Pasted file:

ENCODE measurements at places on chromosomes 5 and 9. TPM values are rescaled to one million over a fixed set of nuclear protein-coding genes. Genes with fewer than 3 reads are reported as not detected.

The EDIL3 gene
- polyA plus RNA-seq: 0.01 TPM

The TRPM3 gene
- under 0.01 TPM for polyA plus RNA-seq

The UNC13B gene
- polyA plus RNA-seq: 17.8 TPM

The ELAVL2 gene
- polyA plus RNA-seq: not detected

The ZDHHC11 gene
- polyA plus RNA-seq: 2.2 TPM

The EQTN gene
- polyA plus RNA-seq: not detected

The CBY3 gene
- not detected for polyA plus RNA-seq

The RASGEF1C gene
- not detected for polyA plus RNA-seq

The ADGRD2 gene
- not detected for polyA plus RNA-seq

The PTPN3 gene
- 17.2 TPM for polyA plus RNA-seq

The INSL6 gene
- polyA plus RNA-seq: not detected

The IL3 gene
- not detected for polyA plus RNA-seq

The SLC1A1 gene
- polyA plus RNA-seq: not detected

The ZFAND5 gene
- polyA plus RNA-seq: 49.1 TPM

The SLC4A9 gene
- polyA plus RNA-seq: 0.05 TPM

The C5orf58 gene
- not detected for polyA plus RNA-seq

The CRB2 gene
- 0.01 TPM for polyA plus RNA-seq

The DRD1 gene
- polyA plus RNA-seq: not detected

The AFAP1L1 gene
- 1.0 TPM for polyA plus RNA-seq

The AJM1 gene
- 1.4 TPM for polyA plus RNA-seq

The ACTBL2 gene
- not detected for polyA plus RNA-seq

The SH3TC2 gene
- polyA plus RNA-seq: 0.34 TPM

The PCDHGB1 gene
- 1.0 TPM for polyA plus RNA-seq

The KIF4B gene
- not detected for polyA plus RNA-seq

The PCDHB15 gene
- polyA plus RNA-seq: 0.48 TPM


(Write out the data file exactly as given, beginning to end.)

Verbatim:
ENCODE measurements at places on chromosomes 5 and 9. TPM values are rescaled to one million over a fixed set of nuclear protein-coding genes. Genes with fewer than 3 reads are reported as not detected.

The EDIL3 gene
- polyA plus RNA-seq: 0.01 TPM

The TRPM3 gene
- under 0.01 TPM for polyA plus RNA-seq

The UNC13B gene
- polyA plus RNA-seq: 17.8 TPM

The ELAVL2 gene
- polyA plus RNA-seq: not detected

The ZDHHC11 gene
- polyA plus RNA-seq: 2.2 TPM

The EQTN gene
- polyA plus RNA-seq: not detected

The CBY3 gene
- not detected for polyA plus RNA-seq

The RASGEF1C gene
- not detected for polyA plus RNA-seq

The ADGRD2 gene
- not detected for polyA plus RNA-seq

The PTPN3 gene
- 17.2 TPM for polyA plus RNA-seq

The INSL6 gene
- polyA plus RNA-seq: not detected

The IL3 gene
- not detected for polyA plus RNA-seq

The SLC1A1 gene
- polyA plus RNA-seq: not detected

The ZFAND5 gene
- polyA plus RNA-seq: 49.1 TPM

The SLC4A9 gene
- polyA plus RNA-seq: 0.05 TPM

The C5orf58 gene
- not detected for polyA plus RNA-seq

The CRB2 gene
- 0.01 TPM for polyA plus RNA-seq

The DRD1 gene
- polyA plus RNA-seq: not detected

The AFAP1L1 gene
- 1.0 TPM for polyA plus RNA-seq

The AJM1 gene
- 1.4 TPM for polyA plus RNA-seq

The ACTBL2 gene
- not detected for polyA plus RNA-seq

The SH3TC2 gene
- polyA plus RNA-seq: 0.34 TPM

The PCDHGB1 gene
- 1.0 TPM for polyA plus RNA-seq

The KIF4B gene
- not detected for polyA plus RNA-seq

The PCDHB15 gene
- polyA plus RNA-seq: 0.48 TPM